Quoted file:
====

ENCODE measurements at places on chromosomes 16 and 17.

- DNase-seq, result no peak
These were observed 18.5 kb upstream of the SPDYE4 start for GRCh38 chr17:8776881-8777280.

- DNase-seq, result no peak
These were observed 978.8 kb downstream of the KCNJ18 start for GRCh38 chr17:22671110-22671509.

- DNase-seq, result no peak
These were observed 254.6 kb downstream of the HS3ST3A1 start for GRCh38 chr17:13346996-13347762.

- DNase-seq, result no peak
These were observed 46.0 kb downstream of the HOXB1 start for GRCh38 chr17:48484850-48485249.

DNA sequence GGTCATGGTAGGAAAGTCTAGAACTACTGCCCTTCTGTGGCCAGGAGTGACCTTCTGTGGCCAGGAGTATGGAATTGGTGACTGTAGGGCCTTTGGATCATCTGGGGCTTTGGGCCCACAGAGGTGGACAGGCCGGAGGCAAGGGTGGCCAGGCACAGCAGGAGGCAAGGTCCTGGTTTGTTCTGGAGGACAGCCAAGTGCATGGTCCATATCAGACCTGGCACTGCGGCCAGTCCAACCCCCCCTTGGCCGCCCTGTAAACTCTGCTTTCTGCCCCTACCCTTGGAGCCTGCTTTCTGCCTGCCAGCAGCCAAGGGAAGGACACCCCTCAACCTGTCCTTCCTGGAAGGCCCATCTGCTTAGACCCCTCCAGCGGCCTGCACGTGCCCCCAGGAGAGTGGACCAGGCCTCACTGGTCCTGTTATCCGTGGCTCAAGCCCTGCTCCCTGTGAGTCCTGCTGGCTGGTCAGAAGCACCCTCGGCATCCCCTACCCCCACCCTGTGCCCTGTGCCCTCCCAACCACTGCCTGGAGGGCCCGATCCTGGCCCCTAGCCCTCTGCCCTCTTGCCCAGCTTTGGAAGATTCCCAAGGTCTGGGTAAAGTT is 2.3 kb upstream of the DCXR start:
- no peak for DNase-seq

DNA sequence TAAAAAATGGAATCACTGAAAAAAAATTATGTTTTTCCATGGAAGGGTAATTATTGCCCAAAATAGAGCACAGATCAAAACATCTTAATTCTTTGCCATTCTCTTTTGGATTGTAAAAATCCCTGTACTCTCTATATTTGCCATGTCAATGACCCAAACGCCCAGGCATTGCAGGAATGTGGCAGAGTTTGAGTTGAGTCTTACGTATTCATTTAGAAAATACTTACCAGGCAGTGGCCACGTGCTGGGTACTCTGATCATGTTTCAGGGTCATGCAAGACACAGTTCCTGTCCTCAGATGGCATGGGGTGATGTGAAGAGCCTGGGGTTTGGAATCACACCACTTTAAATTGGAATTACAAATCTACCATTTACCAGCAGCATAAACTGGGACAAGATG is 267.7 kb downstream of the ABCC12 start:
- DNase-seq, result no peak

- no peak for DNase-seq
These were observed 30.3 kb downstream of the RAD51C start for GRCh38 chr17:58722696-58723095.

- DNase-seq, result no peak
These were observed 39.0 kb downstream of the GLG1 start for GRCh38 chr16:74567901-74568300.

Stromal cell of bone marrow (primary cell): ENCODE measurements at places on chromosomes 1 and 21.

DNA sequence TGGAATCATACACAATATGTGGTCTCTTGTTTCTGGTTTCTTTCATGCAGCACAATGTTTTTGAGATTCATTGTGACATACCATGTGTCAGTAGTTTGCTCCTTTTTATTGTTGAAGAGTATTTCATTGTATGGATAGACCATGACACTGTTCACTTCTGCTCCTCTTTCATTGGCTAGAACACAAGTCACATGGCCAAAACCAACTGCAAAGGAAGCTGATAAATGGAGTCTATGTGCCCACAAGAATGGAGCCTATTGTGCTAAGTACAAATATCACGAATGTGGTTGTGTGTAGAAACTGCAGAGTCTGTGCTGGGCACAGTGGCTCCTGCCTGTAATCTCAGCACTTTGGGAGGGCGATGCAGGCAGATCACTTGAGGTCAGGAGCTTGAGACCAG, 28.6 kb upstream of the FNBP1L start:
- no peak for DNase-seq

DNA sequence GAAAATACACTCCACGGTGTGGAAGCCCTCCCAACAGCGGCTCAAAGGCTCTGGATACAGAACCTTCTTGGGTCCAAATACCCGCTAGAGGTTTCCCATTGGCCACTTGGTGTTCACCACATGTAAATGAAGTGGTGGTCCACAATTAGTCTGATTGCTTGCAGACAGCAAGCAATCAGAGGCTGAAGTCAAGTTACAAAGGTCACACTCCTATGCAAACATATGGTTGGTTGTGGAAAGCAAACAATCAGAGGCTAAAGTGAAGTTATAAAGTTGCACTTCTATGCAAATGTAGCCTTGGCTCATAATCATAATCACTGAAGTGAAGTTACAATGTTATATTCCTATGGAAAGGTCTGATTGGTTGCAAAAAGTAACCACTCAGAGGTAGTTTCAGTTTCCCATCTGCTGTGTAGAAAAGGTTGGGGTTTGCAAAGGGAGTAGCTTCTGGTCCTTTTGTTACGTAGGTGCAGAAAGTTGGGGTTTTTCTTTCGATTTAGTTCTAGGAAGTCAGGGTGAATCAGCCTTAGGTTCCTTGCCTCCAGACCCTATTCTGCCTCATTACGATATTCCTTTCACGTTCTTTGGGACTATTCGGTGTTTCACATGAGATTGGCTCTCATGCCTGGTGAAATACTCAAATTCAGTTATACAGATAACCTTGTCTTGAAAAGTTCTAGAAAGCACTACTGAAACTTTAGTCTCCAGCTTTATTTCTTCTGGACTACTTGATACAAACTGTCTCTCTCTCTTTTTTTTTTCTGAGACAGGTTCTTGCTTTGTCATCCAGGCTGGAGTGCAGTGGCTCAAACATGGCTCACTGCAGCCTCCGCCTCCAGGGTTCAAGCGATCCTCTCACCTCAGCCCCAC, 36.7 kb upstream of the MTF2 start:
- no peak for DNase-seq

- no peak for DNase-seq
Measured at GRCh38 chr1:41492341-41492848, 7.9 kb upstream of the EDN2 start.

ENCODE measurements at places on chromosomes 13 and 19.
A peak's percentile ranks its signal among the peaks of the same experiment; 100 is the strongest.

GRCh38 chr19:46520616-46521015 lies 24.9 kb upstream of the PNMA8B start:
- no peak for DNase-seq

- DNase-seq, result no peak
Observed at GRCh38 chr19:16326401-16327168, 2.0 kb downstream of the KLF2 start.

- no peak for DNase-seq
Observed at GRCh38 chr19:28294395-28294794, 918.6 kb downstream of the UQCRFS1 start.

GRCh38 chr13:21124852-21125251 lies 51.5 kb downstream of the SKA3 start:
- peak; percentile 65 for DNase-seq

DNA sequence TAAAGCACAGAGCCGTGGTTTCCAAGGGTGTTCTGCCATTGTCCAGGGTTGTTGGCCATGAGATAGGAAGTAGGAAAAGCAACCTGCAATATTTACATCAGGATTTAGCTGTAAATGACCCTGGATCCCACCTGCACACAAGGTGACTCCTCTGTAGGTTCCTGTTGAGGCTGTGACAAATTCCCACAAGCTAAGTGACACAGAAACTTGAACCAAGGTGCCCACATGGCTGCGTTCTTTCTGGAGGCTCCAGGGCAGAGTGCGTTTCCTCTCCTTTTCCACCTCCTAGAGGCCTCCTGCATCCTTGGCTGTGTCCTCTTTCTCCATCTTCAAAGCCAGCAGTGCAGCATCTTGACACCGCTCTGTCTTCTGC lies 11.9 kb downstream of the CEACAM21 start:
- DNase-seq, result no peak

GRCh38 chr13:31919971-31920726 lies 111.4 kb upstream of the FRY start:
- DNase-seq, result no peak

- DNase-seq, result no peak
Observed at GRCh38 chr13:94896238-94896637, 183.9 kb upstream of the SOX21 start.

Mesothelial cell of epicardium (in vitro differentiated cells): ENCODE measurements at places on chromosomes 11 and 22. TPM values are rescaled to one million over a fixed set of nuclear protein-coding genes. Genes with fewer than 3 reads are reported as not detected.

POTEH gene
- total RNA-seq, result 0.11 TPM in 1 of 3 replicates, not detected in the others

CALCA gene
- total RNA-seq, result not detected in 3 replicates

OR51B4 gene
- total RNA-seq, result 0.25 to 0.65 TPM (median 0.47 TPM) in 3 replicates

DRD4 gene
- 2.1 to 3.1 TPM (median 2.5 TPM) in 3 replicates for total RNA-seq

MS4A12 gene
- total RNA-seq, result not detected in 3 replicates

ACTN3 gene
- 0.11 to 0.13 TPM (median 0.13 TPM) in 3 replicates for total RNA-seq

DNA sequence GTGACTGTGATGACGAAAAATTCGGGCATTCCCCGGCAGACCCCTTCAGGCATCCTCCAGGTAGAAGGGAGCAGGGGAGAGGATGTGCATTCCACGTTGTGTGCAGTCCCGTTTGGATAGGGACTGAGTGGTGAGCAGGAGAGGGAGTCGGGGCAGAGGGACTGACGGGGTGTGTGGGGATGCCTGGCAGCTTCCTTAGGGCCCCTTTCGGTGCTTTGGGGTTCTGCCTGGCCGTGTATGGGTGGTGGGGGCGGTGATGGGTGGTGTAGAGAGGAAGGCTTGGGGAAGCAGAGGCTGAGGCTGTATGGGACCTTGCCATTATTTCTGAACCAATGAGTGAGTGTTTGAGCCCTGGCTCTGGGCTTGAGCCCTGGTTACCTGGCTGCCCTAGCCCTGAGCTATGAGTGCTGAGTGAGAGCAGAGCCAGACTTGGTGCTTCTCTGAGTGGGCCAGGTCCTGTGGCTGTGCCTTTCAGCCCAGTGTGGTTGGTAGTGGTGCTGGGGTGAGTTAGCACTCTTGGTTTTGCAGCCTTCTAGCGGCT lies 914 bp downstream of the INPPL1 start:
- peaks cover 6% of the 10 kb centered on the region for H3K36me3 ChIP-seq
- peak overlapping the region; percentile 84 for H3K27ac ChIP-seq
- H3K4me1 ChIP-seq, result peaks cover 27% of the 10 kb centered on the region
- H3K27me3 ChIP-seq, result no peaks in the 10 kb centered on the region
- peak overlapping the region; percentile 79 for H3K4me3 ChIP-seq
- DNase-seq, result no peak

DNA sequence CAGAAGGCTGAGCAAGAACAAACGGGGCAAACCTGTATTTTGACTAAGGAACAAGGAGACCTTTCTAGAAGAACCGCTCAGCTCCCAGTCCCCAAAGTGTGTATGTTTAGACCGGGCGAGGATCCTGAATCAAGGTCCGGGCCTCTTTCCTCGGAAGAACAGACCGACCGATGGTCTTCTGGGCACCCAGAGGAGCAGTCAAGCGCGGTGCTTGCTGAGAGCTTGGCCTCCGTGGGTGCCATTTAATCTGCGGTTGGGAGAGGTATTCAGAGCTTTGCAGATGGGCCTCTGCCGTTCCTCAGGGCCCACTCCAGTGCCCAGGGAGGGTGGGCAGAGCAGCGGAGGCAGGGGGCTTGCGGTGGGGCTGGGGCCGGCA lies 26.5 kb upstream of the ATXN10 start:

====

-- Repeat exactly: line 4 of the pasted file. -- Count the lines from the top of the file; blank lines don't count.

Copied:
- DNase-seq, result no peak